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Annotated Bibliography

An Introduction to Annotated Bibliographies

Analytical or Critical Annotated Bibliographies

An analytical or critical annotated bibliography summarizes the source and points out its distinctive features, and it can analyze what is being said. It examines the strengths and weaknesses of what is presented as well as describes the applicability of the author's conclusions to the research  conducted.

Example of Critical Annotation in MLA Format

London, H. (1982). Five myths of the television age. Television quarterly 10, 1, 81-89.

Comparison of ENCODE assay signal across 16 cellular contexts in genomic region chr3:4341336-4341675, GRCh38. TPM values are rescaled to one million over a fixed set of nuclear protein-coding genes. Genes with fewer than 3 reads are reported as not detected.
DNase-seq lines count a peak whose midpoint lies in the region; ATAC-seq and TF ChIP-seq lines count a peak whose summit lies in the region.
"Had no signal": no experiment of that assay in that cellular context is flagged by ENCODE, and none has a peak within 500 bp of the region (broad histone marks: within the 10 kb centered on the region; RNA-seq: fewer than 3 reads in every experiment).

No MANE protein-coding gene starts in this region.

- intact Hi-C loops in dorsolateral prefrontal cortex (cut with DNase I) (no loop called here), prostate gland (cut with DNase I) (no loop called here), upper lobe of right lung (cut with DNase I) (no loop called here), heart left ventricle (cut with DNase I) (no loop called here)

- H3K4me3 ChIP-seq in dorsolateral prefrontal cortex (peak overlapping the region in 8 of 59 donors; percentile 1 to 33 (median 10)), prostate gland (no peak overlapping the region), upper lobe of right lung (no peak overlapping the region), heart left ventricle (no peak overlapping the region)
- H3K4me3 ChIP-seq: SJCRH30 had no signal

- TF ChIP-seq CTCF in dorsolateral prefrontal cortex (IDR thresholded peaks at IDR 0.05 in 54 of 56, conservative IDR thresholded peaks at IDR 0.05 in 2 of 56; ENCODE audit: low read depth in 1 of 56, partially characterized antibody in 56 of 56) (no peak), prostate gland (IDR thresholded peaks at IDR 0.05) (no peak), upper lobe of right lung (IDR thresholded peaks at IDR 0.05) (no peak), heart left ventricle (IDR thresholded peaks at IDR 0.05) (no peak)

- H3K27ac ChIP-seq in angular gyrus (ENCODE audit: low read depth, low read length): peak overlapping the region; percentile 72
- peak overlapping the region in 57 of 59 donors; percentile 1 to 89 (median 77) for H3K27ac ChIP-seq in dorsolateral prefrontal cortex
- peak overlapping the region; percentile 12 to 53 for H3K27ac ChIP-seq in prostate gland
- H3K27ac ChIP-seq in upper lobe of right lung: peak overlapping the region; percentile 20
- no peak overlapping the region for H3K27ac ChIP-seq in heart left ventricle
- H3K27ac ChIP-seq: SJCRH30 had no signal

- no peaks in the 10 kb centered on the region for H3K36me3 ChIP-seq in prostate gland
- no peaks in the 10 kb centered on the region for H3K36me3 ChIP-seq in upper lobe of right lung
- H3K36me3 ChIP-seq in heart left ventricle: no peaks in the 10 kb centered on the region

Herbert London, the Dean of Journalism at New York University and author of several books and articles, explains how television contradicts five commonly believed ideas. He uses specific examples of events seen on television, such as the assassination of John Kennedy, to illustrate his points. His examples have been selected to contradict such truisms as: "seeing is believing"; "a picture is worth a thousand words"; and "satisfaction is its own reward." London uses logical arguments to support his ideas which are his personal opinion. He doesn't refer to any previous works on the topic; however, for a different point of view, one should refer to Joseph Patterson's "Television is Truth" (cited below). London's style and vocabulary would make the article of interest to any reader. The article clearly illustrates London's points, but does not explore their implications, leaving the reader with many unanswered questions.